1. What Mozilla is doing here seems antithetical to the implicit underlying precepts of the open-source movement. Implicit is the key world there, because I realize that it is never directly stated, but the idea of software freedom and being able to do things your own way, from community contributions right up to and including forking free code to go your own way if you want to, and then sharing it again with the community so others can do the same if they want to, or the original software can use that code for their own software, is something that at it's core almost implies free speech. Code itself is speech. Forking it for a purpose is also speech. Sharing it with the community is also a value or a principle- legally mandated by some of the open-source licenses, but a principle sort of hidden within the licenses themselves.
So, to me, it's kind of odd that Mozilla, which is part of the open-source movement, is trying to stifle speech on a third-party forum dedicated to software that was forked off the tree from them.
2. People are going a bit off-topic in this thread. I respect their right to say what they want to say, within the bounds the moderators set, and I am not calling for it to be censored, but I have to say I'm a little puzzled at what some poster's opposition to gay rights and social justice has to do with this. I am pro-gay rights and pro-social justice- complete with a Bernie Sanders bumper sticker on the back of my car, and I love Pale Moon.
I get that some people are upset that Mozilla fired their anti-gay rights CEO under pressure from outside groups, and some people are upset about that, but that really has nothing to do with this issue. When it gets turned into a conservative or a progressive issue, you're going to lose people who'd otherwise agree with you. No reason to polarize people who are on your side when it comes to Pale Moon, just because they have different views about other matters.
3. While I respect that MoonChild probably desires to keep this lowkey, and understandably so given that he's said that Mozilla's cooperation is important in helping to make Pale Moon as secure for the end users like us as possible, it occurs to be that if worse came to worse and relations went completely south, he could publish their letter. GHacks for one would probably write an article about it. Slashdot could get it modded up on their site. I wonder if the fellow who emailed you really speaks for the entire Mozilla corporation and foundation- and, if he does, if they would deny that he does and renounce what he said under public pressure coming from media exposure. Mozilla could potentially loose important contributors and support if they are seen as stifling criticism on third-party websites.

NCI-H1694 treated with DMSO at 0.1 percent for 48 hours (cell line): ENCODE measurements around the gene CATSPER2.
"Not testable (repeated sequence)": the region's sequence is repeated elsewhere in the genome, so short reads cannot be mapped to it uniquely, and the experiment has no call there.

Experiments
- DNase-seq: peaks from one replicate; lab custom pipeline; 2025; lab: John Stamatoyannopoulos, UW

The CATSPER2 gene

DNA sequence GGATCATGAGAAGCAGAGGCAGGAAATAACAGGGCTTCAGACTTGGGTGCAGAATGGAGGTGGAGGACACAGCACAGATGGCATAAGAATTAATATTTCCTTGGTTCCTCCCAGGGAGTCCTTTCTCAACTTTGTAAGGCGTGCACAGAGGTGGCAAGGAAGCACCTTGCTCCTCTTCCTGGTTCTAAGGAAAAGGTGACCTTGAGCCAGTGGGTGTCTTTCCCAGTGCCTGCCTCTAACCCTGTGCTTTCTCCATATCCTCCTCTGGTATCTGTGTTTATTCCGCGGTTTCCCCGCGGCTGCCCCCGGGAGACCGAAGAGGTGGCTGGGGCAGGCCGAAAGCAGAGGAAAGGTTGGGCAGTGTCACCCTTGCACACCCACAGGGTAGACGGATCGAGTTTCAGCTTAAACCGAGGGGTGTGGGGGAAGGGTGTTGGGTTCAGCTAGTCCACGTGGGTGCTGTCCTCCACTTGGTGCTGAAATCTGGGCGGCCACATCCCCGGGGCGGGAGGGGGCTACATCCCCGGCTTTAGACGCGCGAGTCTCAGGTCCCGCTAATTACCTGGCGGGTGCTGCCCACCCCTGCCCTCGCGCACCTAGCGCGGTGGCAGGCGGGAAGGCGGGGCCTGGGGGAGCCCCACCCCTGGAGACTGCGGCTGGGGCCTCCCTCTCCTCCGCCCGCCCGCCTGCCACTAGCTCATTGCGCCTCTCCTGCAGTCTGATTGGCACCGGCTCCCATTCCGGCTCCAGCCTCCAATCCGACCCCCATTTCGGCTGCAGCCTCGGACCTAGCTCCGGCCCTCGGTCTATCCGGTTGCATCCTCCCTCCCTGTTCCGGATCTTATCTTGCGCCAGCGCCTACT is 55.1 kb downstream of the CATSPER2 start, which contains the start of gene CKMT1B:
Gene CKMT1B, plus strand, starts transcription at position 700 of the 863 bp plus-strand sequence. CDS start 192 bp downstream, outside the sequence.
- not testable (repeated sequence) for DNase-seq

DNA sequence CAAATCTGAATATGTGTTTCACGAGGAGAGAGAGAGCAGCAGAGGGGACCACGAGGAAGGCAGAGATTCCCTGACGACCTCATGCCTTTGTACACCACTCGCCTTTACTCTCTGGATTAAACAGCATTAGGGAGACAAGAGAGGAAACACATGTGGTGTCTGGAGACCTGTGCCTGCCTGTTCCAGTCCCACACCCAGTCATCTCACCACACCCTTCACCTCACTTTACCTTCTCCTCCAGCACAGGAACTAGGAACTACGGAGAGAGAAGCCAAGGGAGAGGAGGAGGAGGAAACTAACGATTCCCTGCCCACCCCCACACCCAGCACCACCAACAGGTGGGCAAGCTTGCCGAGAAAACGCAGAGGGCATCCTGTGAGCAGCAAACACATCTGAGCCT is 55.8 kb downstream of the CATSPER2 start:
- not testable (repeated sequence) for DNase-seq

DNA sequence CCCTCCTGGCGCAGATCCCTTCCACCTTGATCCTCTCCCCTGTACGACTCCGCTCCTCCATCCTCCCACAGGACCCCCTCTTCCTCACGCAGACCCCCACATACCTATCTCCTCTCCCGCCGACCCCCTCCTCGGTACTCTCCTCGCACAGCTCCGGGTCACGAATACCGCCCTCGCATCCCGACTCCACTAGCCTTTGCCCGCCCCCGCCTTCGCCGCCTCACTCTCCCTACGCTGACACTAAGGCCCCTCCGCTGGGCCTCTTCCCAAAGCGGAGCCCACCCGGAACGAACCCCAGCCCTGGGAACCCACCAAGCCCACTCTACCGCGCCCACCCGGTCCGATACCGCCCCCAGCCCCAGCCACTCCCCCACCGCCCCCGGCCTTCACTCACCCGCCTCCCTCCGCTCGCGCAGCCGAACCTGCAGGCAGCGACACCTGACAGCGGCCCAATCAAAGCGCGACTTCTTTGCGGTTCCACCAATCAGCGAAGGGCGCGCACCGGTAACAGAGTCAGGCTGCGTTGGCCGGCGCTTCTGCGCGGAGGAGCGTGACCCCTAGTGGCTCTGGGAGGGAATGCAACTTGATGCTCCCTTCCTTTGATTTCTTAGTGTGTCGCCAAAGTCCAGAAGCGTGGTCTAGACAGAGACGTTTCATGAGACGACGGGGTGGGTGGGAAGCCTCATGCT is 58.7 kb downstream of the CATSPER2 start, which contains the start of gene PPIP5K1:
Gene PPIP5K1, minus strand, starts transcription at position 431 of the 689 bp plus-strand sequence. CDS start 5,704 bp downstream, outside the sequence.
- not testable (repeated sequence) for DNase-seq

4. Having said all that, I think I know what post may have triggered this. Given who it came from, I have no concerns that any reasonable criticism of Mozilla when it's on-topic or in an off-topic area is going to be squashed here.
5. Mozilla is fighting a losing battle trying to squash speech they are opposed to. A better course would be to make a better browser. Who cares what some people somewhere say on a message forum? When their software was good, they could do no wrong. As their core Windows browser product gets worse and worse, they are getting criticized everywhere- the Pale Moon forum is the least of their worries in that regard. I mean, they've lost like 75% of their usershare in just 2-3 years. It wasn't all because of Pale Moon- if it were, this browser would have at least 10 times the userbase it does now.
6. Perhaps if Mozilla like to mend bridges with the Pale Moon community, they could contribute some code patches and such. It's open-source. If Mozilla wanted to contribute directly to this project, I'm sure MoonChild and others would publicize their good deeds, and it wound engender a lot of good will. Even a prominent Mozilla employee doing it on his or her free time and not being retaliated against by Mozilla would be received very positively.
Right now, I think a lot of the community is upset because they feel like Firefox promised them choice, and then just went their own way and said forget all of you. If they were to, say, help maintain a forked browser like this in a prominent way for users who like to do things the *old* Mozilla way, it'd speak well of them. I mean, I could hardly criticize them if they said "You know, we wanted to go in another direction with our main trademarked browser, but in the spirit of the open-sourced movement and user choice, and given that we are in theory a charitable foundation, we want to help out people using other browsers and prefer things go a different way than our main browser is going". In fact, that'd be a wonderful thing for them to do- above and beyond the call of duty.
I think there is cooperation between Ubuntu, which is owned by a corporation (I think. Maybe Canonical is a foundation.), and a lot of owned and unowned forks, branded and unbranded, centered upon different UIs, in the Ubuntu Linux family, as well as downstream and upstream cooperation. This isn't necessarily a zero-sum game where one browser has to win and the other has to lose. They could all support each other and collectively offer users more choices, and better supported choices. Pale Moon and Firefox could both increase their user base without necessarily cannibalizing one another- plenty of Internet Explorer, Edge, Chrome, and Safari users to lure over from the dark side.